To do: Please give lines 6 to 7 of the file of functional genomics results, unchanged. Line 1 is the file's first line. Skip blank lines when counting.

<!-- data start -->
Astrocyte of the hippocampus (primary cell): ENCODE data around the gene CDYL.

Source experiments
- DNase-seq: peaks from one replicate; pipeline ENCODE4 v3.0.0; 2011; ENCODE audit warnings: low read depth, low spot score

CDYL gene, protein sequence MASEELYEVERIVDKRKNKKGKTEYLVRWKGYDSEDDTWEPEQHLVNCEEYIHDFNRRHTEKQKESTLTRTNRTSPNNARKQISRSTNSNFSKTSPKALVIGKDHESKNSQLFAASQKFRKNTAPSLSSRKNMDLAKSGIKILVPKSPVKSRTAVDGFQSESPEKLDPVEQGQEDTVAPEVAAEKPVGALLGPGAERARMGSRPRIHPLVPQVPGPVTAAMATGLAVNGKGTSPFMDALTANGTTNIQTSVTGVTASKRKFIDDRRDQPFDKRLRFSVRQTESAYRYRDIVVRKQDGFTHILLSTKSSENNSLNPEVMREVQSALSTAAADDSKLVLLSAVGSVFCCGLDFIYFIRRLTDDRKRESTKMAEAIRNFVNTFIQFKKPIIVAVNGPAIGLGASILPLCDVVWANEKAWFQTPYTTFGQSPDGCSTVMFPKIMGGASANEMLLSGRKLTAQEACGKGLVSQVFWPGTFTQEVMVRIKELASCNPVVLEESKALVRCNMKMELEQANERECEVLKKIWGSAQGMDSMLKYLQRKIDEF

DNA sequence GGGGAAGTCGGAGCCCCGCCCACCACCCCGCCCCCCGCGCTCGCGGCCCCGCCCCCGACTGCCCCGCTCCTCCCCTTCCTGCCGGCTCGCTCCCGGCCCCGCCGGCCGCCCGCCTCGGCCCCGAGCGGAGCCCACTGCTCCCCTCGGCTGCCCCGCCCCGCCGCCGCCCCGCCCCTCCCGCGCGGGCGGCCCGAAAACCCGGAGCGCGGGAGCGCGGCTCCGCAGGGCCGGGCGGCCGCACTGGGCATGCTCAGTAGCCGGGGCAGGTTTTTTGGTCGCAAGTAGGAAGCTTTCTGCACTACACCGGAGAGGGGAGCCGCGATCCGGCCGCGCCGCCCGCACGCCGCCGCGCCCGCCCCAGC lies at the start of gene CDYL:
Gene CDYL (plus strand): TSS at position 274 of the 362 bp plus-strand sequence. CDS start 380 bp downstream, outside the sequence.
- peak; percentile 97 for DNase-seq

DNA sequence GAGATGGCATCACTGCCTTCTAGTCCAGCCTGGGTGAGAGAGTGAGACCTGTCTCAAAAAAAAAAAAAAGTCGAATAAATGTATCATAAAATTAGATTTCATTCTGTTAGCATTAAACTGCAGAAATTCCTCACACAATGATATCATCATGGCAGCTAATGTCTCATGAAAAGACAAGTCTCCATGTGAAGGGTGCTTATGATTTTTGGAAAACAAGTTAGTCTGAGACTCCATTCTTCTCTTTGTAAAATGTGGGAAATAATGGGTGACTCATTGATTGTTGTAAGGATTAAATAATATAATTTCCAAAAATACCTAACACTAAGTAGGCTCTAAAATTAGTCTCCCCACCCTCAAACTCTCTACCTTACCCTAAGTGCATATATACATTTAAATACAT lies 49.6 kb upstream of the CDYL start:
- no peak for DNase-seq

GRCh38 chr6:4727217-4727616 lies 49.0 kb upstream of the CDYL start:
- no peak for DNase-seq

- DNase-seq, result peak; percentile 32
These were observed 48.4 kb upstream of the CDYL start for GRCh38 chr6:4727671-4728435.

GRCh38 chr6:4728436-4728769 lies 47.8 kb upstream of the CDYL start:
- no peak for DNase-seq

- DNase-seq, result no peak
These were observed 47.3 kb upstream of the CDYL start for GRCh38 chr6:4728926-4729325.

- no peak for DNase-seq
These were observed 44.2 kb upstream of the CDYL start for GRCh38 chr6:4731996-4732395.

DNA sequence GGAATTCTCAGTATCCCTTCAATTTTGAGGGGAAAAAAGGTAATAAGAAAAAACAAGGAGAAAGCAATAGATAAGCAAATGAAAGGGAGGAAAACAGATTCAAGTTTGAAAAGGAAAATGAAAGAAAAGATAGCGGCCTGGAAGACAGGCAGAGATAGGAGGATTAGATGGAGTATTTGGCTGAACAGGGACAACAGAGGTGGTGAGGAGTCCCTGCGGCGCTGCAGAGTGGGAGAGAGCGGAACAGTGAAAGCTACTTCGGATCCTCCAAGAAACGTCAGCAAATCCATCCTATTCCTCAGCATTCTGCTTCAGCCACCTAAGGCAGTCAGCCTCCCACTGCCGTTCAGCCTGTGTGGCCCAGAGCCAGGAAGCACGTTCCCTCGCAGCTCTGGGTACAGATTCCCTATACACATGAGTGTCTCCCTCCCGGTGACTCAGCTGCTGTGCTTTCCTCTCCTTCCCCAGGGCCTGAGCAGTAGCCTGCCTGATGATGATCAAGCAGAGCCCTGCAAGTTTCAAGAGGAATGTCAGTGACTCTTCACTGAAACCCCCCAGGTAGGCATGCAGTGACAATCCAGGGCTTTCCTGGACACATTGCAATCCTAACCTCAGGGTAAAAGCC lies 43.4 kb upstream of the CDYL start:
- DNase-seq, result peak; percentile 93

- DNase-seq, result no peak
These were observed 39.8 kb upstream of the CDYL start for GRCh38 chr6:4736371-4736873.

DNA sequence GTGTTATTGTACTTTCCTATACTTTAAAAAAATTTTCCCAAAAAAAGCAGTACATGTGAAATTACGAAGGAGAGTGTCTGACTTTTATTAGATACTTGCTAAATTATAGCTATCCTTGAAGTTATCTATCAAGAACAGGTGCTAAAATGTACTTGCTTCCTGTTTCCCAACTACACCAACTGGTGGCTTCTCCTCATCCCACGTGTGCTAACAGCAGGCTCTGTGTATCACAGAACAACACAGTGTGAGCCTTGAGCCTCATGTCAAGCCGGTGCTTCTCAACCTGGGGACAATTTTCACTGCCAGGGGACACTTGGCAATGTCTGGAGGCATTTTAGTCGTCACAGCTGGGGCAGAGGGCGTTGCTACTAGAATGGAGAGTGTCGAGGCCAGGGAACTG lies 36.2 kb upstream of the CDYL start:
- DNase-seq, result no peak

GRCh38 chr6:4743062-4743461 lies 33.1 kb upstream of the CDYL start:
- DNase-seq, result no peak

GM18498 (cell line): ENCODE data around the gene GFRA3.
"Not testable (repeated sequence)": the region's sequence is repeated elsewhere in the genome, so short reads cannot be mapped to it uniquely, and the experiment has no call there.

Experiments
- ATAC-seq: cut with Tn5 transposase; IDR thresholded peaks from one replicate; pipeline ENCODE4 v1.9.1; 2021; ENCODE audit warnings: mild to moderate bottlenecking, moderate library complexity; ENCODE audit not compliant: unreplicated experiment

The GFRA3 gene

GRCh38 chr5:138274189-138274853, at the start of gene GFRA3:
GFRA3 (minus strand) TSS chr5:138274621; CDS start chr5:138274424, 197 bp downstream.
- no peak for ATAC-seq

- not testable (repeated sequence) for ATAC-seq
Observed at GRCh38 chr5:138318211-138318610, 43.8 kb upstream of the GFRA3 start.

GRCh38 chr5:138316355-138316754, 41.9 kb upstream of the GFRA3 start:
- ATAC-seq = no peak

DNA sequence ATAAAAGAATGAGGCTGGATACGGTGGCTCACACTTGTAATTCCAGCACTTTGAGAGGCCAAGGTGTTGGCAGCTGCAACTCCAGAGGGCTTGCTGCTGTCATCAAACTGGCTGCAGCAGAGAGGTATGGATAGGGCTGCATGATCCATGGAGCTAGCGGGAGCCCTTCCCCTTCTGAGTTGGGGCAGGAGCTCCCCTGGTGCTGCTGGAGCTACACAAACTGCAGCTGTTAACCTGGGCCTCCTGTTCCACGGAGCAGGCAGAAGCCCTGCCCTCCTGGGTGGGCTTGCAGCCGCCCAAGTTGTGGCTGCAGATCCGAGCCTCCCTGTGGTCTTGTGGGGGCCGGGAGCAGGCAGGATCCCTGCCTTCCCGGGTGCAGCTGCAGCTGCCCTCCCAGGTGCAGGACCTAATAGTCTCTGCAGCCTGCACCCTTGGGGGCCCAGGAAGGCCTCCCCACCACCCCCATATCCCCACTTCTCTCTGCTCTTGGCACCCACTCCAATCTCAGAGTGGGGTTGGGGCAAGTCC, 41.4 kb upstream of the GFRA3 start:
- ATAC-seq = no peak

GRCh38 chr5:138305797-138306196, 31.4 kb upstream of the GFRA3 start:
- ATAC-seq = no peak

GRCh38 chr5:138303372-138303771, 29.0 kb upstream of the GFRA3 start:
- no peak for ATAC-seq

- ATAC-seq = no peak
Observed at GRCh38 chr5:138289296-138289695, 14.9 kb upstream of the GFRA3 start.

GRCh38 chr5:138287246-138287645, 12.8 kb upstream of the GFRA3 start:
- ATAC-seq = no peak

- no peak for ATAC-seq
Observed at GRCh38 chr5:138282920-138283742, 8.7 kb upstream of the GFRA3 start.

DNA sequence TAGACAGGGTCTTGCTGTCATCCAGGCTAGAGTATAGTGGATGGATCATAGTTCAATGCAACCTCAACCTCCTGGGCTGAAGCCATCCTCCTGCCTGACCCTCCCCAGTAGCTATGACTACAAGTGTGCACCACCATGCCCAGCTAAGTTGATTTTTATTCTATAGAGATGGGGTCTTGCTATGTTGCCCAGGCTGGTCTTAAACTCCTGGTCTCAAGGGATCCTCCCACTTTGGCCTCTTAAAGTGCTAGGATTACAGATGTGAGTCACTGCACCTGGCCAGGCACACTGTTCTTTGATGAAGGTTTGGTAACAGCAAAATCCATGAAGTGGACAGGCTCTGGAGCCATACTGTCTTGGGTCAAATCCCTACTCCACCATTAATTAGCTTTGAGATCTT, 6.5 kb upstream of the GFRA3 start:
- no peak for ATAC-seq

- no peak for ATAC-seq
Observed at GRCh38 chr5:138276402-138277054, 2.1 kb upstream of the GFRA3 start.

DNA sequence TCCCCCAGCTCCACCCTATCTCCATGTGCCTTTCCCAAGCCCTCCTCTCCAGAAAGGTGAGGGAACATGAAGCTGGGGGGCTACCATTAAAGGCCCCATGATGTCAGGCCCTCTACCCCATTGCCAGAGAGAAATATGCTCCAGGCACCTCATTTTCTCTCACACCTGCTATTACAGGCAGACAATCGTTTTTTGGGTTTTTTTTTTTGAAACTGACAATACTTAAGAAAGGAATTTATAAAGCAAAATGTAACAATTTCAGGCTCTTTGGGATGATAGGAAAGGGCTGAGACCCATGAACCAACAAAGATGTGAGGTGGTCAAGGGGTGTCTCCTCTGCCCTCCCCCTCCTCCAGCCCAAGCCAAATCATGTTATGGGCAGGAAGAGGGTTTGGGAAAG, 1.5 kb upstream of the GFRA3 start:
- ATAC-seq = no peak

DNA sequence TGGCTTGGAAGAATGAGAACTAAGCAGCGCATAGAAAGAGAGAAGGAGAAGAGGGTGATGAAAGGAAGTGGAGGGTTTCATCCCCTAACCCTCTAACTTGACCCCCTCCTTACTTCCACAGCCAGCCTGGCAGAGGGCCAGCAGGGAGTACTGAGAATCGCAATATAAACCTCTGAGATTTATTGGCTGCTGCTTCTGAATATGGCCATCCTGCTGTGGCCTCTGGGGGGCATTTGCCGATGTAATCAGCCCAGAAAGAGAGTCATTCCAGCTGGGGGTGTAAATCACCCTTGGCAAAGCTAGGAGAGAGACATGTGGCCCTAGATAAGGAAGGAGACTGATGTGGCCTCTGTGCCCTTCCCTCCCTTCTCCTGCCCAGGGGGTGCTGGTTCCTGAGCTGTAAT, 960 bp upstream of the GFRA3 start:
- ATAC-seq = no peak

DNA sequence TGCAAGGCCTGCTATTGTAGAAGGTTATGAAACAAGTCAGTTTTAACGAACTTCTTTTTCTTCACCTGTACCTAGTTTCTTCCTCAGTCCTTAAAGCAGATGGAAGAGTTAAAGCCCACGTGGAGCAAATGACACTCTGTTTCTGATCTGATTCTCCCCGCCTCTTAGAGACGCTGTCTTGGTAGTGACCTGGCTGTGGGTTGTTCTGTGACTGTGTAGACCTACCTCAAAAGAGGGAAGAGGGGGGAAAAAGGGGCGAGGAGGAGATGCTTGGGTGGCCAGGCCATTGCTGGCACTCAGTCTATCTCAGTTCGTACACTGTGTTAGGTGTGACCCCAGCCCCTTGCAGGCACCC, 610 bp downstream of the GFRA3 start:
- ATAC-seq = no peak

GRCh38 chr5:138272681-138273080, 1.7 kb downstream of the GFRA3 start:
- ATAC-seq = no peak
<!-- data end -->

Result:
Gene CDYL (plus strand): TSS at position 274 of the 362 bp plus-strand sequence. CDS start 380 bp downstream, outside the sequence.
- peak; percentile 97 for DNase-seq